19. The method according to
claim 15
, further comprising:
compressing each inserted porous member toward the bottom surface of the corresponding storage chamber; and
attaching a lid to the container to close an opening of the container after the compression of the inserted porous members.
Description
BACKGROUND OF THE INVENTION

[0001] The present invention relates to a method for manufacturing printer ink cartridges.

[0002] A typical ink jet printer has an ink cartridge containing ink. In printing, the ink is supplied to a printer body from the ink cartridge and ejected from a printing head, which is mounted on the printer body, to a recording paper.

[0003] The ink cartridge contains a porous member, such as a sponge. The porous member, which has a capillary effect, holds ink in the cartridge. Therefore, the ink is adequately supplied to the printer body from the cartridge. The porous member is inexpensive and easy to manufacture, so that the cost of the cartridge is reduced.

[0004] FIGS. 8(a), 8(b), and 8(c) show a conventional ink cartridge container 52 and a porous member 51, which is contained in the container 52. The container 52 is a relatively simple, rectangular parallelepiped. The shape of each porous member 51 is substantially the same as that of the container 52. When the porous member 51 is inserted into the container 52, the porous member 51 is first positioned above and parallel to the container 52, as shown in FIG. 8(a). Then, as shown in FIG. 8(b), the porous member 51 is moved toward the container 52 and into the container 52 through an upper opening. However, the upper edge of the container 52, interferes with the bottom of the porous member 51, so that the porous member 51 is difficult to insert.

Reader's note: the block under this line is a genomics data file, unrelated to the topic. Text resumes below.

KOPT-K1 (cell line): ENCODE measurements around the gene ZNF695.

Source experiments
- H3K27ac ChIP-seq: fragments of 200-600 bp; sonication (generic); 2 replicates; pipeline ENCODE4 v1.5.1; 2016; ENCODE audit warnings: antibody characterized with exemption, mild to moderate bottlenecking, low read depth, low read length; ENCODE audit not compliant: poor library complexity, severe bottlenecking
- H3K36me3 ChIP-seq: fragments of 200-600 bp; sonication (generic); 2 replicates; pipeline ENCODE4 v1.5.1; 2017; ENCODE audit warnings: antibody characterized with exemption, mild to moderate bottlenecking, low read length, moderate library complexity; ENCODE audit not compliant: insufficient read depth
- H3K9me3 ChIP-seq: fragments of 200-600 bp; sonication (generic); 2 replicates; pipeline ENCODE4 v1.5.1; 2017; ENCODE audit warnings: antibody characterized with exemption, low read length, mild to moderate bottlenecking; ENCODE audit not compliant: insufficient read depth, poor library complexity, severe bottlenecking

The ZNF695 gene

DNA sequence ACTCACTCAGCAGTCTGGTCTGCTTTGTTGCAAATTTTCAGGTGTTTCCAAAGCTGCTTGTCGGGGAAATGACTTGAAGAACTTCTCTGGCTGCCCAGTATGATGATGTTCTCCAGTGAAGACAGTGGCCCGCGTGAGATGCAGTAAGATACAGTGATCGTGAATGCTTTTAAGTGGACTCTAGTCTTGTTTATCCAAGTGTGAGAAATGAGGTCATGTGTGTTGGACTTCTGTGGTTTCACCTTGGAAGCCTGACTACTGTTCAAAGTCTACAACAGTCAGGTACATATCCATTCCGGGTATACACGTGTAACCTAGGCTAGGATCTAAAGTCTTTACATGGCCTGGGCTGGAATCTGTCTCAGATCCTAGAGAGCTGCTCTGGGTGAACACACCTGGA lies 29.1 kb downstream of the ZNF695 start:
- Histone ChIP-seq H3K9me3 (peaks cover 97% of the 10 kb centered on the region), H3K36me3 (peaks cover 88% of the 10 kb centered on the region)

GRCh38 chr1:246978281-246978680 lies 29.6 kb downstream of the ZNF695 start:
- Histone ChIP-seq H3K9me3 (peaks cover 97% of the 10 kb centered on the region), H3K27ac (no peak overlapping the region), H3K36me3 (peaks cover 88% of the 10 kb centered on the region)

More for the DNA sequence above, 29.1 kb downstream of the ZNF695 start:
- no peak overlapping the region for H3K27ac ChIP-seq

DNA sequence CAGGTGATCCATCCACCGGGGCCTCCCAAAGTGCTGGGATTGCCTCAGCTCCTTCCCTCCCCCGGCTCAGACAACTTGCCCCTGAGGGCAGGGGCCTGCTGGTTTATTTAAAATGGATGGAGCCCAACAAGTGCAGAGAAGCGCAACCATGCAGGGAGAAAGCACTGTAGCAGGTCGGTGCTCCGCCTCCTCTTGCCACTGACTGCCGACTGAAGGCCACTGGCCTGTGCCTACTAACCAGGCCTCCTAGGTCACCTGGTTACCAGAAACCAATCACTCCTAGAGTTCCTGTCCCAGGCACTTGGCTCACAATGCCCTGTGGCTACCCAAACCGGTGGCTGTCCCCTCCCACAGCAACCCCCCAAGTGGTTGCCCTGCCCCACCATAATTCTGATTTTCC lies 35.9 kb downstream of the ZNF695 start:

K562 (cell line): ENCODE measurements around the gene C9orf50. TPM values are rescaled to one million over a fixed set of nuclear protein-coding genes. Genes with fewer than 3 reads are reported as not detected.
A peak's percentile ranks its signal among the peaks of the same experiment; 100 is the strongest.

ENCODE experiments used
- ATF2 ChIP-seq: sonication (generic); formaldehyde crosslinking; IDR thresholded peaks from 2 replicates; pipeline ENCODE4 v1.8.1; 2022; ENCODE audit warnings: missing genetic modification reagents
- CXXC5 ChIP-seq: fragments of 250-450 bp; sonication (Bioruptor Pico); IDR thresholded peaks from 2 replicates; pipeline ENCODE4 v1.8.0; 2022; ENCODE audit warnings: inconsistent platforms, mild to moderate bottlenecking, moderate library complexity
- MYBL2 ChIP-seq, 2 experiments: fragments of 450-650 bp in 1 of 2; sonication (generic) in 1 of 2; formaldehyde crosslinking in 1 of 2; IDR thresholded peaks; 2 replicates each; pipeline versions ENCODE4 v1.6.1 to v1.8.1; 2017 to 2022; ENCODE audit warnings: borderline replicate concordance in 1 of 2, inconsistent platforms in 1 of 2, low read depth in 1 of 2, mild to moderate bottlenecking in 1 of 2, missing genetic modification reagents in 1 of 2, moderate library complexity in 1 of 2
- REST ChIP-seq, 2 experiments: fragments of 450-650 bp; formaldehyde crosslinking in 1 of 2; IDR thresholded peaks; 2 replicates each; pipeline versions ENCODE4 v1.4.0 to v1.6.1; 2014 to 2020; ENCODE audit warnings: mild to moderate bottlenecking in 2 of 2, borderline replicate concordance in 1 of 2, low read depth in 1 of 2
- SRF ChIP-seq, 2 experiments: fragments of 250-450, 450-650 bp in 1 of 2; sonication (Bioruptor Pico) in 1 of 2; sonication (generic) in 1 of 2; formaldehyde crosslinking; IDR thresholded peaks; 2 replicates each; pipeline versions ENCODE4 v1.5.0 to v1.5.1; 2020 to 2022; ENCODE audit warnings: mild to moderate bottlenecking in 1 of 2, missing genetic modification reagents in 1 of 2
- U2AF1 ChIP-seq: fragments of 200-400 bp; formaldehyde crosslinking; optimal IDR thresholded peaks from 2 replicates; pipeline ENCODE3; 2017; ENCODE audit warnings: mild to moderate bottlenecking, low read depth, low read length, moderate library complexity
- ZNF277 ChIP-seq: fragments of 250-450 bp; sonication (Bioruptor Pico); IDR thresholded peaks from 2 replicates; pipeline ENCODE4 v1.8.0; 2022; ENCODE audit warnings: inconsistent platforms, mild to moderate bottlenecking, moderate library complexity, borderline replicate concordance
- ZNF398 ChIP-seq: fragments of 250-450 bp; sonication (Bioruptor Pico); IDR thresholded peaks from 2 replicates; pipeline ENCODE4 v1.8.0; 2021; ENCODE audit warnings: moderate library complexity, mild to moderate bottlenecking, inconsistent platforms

[0005] As shown in FIG. 8(c), an internal projection 53 is formed on the bottom surface of the container 52. The projection 53 is provided with an outlet mechanism 54 for conducting ink from the container 52. When the porous member 51 is inserted into the container 52, the porous member 51 contacts the projection 53, so that the porous member 51 does not fill the container 52 and does not reach the internal bottom surface of the container 52. Therefore, a gap is created between the internal bottom surface of the container 52 and the porous member 51.